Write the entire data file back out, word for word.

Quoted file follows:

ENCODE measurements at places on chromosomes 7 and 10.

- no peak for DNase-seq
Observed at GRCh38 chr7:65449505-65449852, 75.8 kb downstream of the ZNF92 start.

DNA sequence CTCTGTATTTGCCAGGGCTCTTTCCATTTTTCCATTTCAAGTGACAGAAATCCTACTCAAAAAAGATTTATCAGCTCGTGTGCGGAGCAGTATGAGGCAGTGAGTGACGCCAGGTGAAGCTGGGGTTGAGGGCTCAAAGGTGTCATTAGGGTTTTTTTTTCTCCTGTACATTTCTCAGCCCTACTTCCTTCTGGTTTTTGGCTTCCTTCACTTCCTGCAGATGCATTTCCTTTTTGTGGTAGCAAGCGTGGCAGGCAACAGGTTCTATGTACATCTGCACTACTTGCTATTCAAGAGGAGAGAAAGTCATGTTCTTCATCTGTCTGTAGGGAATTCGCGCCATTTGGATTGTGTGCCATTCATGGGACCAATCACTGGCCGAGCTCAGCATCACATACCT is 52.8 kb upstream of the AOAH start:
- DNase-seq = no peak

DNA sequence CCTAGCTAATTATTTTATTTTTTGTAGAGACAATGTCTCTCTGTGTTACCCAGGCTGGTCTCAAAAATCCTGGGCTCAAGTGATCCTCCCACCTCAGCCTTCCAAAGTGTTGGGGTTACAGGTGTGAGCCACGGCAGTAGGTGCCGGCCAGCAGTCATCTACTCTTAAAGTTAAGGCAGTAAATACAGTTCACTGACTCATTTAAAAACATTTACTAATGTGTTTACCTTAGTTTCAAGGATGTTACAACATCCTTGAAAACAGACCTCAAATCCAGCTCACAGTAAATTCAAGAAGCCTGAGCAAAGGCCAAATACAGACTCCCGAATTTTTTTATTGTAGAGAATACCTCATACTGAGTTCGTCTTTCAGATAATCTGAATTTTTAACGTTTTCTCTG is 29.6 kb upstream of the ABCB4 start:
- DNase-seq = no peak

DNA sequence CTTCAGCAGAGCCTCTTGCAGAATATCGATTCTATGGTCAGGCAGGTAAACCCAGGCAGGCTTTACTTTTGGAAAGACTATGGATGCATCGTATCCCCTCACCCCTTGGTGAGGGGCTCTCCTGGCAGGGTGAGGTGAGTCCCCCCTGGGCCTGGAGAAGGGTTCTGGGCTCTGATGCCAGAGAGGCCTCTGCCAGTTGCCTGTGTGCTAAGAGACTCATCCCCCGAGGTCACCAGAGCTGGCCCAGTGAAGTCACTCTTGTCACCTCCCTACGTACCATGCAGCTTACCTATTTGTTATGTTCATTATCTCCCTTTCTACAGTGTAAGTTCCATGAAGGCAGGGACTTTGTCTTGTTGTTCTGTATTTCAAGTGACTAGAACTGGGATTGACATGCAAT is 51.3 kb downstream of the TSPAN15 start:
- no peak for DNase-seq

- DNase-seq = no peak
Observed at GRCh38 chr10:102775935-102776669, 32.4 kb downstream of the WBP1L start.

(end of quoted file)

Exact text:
ENCODE measurements at places on chromosomes 7 and 10.

- no peak for DNase-seq
Observed at GRCh38 chr7:65449505-65449852, 75.8 kb downstream of the ZNF92 start.

DNA sequence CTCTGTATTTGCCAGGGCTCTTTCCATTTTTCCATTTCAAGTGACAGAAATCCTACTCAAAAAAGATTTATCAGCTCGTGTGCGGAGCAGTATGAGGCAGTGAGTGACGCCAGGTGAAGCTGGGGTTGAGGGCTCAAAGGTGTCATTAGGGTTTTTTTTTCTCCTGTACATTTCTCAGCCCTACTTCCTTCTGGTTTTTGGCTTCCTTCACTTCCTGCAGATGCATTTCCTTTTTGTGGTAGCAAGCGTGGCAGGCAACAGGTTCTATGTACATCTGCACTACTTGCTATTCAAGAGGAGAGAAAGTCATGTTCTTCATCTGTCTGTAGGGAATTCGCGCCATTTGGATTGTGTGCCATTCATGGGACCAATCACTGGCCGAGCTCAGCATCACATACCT is 52.8 kb upstream of the AOAH start:
- DNase-seq = no peak

DNA sequence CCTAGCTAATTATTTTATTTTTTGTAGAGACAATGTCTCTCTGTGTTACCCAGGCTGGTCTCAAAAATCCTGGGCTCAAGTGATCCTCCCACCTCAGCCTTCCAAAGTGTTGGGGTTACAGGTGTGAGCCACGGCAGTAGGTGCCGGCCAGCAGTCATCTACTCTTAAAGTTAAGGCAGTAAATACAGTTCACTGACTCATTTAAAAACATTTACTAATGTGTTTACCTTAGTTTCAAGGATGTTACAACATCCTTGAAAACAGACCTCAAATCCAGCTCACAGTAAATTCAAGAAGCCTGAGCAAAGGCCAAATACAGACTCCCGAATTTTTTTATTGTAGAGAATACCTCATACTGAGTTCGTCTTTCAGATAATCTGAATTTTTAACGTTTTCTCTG is 29.6 kb upstream of the ABCB4 start:
- DNase-seq = no peak

DNA sequence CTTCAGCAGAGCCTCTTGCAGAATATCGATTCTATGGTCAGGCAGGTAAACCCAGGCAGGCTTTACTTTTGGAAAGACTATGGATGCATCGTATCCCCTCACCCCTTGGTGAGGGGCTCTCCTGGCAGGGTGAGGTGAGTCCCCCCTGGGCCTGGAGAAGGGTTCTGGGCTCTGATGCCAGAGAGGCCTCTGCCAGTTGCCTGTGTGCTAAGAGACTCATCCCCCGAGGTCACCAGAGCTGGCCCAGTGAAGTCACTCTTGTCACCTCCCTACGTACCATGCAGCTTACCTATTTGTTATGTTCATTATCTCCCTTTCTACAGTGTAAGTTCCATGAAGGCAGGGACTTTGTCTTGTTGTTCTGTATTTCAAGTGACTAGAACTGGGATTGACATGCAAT is 51.3 kb downstream of the TSPAN15 start:
- no peak for DNase-seq

- DNase-seq = no peak
Observed at GRCh38 chr10:102775935-102776669, 32.4 kb downstream of the WBP1L start.